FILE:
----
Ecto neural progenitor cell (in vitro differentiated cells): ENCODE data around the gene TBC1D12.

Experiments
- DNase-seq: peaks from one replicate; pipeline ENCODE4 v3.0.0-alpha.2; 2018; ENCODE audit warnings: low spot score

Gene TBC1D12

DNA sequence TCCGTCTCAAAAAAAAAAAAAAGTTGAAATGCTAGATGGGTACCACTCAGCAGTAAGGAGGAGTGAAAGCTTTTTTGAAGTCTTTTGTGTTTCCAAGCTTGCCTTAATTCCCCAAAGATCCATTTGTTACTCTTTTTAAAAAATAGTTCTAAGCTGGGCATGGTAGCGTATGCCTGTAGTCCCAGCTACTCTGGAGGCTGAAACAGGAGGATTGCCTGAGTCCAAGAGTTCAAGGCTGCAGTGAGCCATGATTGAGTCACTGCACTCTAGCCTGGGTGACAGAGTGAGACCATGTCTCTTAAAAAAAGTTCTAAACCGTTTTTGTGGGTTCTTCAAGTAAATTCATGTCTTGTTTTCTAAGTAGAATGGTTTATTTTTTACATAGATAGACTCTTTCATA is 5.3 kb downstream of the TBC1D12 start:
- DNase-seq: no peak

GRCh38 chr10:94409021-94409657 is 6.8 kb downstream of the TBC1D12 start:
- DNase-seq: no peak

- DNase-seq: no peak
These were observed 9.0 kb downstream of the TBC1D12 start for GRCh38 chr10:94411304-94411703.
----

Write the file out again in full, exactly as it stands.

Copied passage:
Ecto neural progenitor cell (in vitro differentiated cells): ENCODE data around the gene TBC1D12.

Experiments
- DNase-seq: peaks from one replicate; pipeline ENCODE4 v3.0.0-alpha.2; 2018; ENCODE audit warnings: low spot score

Gene TBC1D12

DNA sequence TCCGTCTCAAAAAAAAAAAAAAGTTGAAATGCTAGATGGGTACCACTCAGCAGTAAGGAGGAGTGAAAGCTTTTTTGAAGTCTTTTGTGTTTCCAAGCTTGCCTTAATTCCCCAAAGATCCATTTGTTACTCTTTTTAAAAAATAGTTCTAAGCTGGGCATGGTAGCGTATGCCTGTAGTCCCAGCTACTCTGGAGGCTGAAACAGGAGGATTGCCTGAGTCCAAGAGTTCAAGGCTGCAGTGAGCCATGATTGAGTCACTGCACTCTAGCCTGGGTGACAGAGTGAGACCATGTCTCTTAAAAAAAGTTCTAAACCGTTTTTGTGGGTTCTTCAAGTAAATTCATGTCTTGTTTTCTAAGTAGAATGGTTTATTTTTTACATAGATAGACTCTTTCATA is 5.3 kb downstream of the TBC1D12 start:
- DNase-seq: no peak

GRCh38 chr10:94409021-94409657 is 6.8 kb downstream of the TBC1D12 start:
- DNase-seq: no peak

- DNase-seq: no peak
These were observed 9.0 kb downstream of the TBC1D12 start for GRCh38 chr10:94411304-94411703.